Let’s say that you are not as effective as you would like to be.  It does not matter what your deficiency is, but let’s say that you know what your area of weakness, need, deficiency is.  If you know where you are weak, if you know what you need to work on, then consider yourself ahead of the pack.  Way ahead.  Because, I am now convinced that I know the number one problem that can derail you on your path to success.  Here’s that number one problem:

A lack of awareness of your weak areas – your ignorance, your incompetence, your growth areas.

Here’s a quote from Peter Senge that points this out rather vividly:  “People with a high level of personal mastery are acutely aware of their ignorance, their incompetence, and their growth areas.” And I wrote along a similar vein in this blog post, Michael Jordan, Defensive All-Star — A Business Lesson For Us All, describing how Michael Jordan recognized his defensive weaknesses, and how he tackled that challenge with such focus and resolve.  After describing how he developed great defensive skills, I asked: But what should you add?

So what prompted this blog post, and spurred me on to state the “number one problem” with such certainty?  It was this passage in the book, Multipliers: How the Best Leaders Make Everyone Smarter by Liz Wiseman.

Perhaps one of our biggest surprises was realizing how few Diminishers understood the respective impact they were having in others.  Most of the Diminishers had gown up praised for their personal intelligence and had moved up the management ranks on account of personal – and often intellectual – merit.  When they became the “boss,” they assumed it was their job to be the smartest and to manage a set of “subordinates.”  …As one executive put it, “When I read your findings, I realized that I have been living in Diminisher land so long that I have gone native.”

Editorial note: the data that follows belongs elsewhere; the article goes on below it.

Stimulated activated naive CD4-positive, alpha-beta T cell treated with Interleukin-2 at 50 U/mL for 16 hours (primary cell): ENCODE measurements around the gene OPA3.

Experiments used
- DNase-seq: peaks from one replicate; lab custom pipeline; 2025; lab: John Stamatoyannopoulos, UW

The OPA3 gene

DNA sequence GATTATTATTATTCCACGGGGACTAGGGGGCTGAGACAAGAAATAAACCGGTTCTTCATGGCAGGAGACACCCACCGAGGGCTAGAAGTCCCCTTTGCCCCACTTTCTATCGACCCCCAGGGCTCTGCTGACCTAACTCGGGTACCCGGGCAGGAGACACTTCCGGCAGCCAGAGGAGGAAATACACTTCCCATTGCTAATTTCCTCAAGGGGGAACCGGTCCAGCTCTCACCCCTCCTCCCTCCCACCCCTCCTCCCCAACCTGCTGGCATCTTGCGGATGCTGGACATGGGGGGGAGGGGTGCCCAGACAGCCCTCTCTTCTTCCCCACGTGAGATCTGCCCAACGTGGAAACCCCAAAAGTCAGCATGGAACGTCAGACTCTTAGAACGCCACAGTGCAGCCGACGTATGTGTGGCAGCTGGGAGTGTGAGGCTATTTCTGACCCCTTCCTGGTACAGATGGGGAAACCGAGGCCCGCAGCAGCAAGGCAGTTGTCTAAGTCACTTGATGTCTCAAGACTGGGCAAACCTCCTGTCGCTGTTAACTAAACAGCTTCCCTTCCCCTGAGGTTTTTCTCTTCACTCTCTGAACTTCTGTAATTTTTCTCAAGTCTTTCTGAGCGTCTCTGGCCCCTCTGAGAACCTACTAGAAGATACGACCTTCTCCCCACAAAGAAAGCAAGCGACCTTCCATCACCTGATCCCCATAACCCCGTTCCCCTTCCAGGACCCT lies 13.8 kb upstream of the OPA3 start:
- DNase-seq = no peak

In other words, a Diminisher does not know that he or she is a Diminisher.

I think if I had a chance to visit with Liz Wiseman, I would ask her, “why in the world were you surprised?” Because, if we have learned anything by now, it ought to be this – very, very few people know their own weakness(es) well enough to even identify and acknowledge such weakness, much less to develop a strategy and then follow that  strategy to actually make the needed changes.

If you want another word for this, you can call it laziness, thinking of the word the way Scott Peck used it.   Laziness is not “doing nothing,” it is “avoiding what you need to focus on” (my paraphrase of his idea, as I remember it, from his book The Road Less Traveled).

Think of the beginning of the 12 Steps, the one that prompts this introduction, “Hello, my name is ___, and I am an alcoholic.” You know, the first step: We admitted we were powerless over alcohol—that our lives had become unmanageable..

Maybe we need many more groups, which all begin with a parallel “first step,” like:

I admitted I was a Diminisher – and this derailed me on my path to success.
or
I admitted I was a:
poor team player
poor time manager
poor money manager
poor encourager of others…

The list could be rather long.  But the solution for any and every weakness/deficiency goes back to that first step:  I saw my weakness/deficiency, I acknowledged my weakness/deficiency, and then, and only then, could I design a path to overcome that weakness/deficiency.

To Wiseman, she focuses on a specific failure:  the failure to become a leader who is a Multiplier.  And that failure is exacerbated by an individual’s own blindness to his or her own tendency to be a Diminisher.

Let me quote again Senge’s wisdom: “People with a high level of personal mastery are acutely aware of their ignorance, their incompetence, and their growth areas.”

Do you know yours?  If you do, you are ahead of the pack – now get to work on it.

If you don’t know yours, then discovering it, identifying it, is definitely the new item on your to do list!